Dana Trousil

Off the shelf components in medical devices

off the shelf components dreamstime_xs_4320532When developing a medical device, it’s easier both in time and effort not to reinvent the wheel. Sometimes, off-the-shelf (OTS, or COTS – commercial off the shelf) components don’t meet the device needs, and usually these deficiencies are obvious. The problem arises when we unconsciously ask for more than the original widget design requires.

Obviously, if we’re designing part of the electrical safety system, we should choose medical-grade power supplies, power cables, and other components designed to comply with 60601. But what about something like laptops or monitors? There is a balance of tradeoffs to be considered between using a COTS component and a more costly, customized component.

Here are a number of pitfalls we have to avoid:

  • Lack of control over the availability of the component (obsolescence or supply).
  • Lack of control over the revision of the component.
  • Customization options can be limited or require large MoQ (minimum order quantity).
  • Surface Finish and Quality aren’t guaranteed – you get what you buy.
  • Components are not certified for the application.

COTS components have a marketable product life and are often frequently replaced by newer models. Laptops are one of those components that frequently change model numbers, as an example. If the component is highlighted in your Risk Assessment file and is an integral part of your device, then having it change frequently will drive a lot of regulatory review costs at a minimum, and potentially trigger costly retesting in the worst cases. Developing a laptop specification and submitting that specification may reduce the regulatory burden, or you can use an integrated system where the system is sufficiently supported (for a length of time).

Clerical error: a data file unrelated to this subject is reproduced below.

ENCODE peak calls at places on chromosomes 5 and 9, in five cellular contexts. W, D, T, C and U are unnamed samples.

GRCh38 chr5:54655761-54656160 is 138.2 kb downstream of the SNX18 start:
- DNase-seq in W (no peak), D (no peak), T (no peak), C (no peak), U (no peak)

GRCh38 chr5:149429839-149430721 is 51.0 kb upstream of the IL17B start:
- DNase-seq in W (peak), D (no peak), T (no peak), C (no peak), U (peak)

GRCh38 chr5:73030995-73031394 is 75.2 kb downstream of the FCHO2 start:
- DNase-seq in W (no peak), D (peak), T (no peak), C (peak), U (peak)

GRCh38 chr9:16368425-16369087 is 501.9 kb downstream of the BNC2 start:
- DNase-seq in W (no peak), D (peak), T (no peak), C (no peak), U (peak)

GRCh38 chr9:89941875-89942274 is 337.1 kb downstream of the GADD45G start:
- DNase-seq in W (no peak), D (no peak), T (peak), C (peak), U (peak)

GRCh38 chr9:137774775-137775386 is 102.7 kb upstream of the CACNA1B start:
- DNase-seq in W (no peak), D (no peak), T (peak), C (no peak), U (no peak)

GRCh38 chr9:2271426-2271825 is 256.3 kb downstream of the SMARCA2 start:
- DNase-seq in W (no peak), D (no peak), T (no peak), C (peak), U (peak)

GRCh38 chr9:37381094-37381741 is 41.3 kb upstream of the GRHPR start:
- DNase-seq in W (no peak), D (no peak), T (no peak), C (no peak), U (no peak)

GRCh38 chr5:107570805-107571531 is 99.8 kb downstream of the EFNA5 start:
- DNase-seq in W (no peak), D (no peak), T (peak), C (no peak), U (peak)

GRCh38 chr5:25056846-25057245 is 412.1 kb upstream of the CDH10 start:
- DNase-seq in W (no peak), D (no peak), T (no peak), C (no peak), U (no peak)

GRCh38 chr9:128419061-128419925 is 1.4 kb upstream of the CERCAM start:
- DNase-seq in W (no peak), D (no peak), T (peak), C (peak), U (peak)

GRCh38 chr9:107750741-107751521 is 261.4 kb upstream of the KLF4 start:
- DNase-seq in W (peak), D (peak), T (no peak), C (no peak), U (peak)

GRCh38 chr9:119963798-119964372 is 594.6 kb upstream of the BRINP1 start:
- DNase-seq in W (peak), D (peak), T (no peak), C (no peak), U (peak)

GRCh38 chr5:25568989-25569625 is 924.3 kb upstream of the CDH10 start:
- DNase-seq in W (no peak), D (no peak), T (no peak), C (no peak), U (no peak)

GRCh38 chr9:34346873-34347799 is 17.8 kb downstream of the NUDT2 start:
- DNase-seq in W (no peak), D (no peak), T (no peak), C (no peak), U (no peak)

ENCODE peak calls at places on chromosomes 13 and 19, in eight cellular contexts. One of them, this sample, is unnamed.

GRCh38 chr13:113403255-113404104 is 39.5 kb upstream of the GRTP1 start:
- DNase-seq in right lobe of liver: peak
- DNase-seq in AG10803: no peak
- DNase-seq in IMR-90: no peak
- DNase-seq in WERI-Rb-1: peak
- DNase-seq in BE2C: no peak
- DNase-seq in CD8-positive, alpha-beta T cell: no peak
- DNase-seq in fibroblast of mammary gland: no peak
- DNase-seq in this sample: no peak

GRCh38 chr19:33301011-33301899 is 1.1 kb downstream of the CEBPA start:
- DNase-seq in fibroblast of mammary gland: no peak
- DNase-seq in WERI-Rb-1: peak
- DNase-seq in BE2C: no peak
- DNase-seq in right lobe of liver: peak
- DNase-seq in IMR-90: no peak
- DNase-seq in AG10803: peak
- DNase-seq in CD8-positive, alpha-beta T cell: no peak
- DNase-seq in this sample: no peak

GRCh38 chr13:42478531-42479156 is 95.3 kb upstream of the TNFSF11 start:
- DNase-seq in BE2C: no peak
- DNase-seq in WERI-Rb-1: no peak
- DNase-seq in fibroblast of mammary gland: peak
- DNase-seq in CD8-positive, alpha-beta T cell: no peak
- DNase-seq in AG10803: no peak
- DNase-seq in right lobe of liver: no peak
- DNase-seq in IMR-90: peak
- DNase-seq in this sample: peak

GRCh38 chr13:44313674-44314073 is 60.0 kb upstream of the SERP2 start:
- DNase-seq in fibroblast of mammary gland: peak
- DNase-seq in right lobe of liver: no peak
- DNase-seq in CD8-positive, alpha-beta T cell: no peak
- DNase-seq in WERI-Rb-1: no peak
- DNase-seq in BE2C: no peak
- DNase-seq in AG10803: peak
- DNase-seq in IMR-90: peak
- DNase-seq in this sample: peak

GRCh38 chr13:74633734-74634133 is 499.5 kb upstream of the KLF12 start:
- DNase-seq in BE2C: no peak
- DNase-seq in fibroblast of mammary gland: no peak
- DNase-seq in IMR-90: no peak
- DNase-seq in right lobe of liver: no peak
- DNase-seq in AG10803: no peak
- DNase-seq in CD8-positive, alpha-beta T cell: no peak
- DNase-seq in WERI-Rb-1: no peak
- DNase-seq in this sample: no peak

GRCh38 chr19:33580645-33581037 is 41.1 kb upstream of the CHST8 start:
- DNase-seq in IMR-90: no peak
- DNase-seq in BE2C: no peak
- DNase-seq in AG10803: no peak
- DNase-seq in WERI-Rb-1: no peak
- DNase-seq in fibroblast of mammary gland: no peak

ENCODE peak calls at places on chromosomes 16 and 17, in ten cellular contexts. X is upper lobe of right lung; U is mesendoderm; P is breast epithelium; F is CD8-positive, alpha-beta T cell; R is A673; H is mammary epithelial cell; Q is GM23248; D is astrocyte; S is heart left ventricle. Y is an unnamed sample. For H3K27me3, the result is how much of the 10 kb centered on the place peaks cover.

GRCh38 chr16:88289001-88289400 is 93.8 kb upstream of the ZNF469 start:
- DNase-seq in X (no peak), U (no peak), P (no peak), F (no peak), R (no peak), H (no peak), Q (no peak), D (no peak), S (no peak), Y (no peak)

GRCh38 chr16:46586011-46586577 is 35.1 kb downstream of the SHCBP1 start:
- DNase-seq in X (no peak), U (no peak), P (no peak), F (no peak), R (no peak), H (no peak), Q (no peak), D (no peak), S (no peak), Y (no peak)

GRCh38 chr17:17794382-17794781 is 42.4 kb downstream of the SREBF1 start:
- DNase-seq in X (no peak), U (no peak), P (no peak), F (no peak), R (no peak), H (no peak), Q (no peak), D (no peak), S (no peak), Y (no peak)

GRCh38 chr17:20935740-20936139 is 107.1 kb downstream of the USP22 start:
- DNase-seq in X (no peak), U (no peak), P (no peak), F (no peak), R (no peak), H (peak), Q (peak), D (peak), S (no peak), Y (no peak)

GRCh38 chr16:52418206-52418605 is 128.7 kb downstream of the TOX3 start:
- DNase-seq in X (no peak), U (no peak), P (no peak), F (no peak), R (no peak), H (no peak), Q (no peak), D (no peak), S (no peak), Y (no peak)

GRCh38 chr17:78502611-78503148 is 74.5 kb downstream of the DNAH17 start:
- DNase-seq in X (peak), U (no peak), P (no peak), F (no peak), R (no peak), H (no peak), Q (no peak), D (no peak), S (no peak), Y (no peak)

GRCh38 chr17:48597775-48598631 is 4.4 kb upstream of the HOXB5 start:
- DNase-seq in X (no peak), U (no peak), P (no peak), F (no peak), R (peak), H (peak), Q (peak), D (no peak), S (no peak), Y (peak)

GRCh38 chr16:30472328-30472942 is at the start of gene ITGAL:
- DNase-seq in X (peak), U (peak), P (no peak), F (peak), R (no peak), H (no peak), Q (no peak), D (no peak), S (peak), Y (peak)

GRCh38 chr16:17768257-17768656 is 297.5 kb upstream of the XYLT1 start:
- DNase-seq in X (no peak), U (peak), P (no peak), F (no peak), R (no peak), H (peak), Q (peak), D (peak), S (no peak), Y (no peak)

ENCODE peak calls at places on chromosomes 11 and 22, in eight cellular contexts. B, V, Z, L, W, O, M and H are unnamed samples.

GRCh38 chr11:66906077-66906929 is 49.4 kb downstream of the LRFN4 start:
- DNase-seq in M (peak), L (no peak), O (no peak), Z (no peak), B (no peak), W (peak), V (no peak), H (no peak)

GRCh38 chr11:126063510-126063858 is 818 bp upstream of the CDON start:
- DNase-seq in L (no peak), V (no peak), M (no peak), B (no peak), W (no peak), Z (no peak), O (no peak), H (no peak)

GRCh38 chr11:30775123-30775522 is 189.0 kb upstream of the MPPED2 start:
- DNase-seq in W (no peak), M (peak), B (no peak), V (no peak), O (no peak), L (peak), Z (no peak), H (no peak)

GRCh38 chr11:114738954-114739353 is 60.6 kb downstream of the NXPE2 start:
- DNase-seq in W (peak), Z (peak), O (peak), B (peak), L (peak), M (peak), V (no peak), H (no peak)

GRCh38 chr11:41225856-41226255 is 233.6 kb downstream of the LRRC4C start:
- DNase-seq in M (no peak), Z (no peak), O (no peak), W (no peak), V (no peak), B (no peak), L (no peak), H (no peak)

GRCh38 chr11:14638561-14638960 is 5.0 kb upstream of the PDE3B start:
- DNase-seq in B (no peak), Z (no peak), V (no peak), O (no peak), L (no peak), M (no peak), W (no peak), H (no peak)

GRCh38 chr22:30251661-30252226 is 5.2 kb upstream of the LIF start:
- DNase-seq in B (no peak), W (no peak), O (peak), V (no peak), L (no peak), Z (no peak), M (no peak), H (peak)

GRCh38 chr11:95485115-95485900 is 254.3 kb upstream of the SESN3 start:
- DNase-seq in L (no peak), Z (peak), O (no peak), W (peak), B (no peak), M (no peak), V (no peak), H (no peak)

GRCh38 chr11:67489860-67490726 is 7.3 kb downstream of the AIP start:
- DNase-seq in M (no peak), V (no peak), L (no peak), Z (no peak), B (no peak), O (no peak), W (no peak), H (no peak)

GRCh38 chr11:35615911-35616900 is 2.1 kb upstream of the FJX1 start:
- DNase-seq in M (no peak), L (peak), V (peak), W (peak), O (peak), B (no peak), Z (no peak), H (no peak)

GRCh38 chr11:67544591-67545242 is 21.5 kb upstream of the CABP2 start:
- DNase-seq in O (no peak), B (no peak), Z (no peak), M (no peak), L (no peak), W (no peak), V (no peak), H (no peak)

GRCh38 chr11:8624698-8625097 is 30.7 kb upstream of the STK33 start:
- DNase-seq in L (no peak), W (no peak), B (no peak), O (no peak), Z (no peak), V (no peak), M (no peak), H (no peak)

With COTS, we also lose control of the revision of the component. While the supplier may not change the model number, they nevertheless, can change the product to suit their needs and on their timescale. Without a high volume agreement, suppliers may choose to not notify customers of changes, especially if the change still meets the supplier’s specifications even though it no longer meets ours.

Of critical importance to medical devices is installed software or firmware. When using COTS components (particularly those that have risks associated with them), it’s important to have in-line manufacturing tests (incoming, End of Line (EoL) tests, etc.) to ensure that the component hasn’t changed without supplier notice and still meets any risks or safety issues identified. Even if you are notified, you may still have to do costly testing to confirm that functionality hasn’t changed.

Often the cost of COTS components are really attractive compared to custom ones, and that’s because of the component’s high volume. Customizing COTS components is possible – you can gain some of the benefits of the high volume product while at the same time, securing the component against design changes internal to the supplier. But the supplier may only be interested in large volumes (high MOQ), making this option unattractive. Similarly, you may have a required quality level for your device which the COTS component doesn’t meet or doesn’t meet consistently. Trying to enforce quality requirements on COTS components can be problematic without a custom order and a large MOQ.

If the component is used in a similar fashion as intended, usually a supplier is willing to stand by their product, even though it may not have been designed with the specific end use in mind. Some however, will not. Other suppliers may be willing to certify their product, but only with additional testing. It’s important to have those discussions early so a late substitution and/or development isn’t required.

COTS components can be extremely valuable for their lower cost and reduced development time. But there are some (sometimes exceedingly important) things to keep in mind before committing to their use.  I’ve shared several in this blog.  I’d enjoy hearing from readers about their experiences.

Image: 4320532 © Kakarlapudi Venkata Sivanaga Raju / Dreamstime.com

Dana Trousil is a StarFish Medical Manufacturing Engineer.  He has successfully launched many products, from small volume production up to moderate volumes (up to 1 million parts per year).


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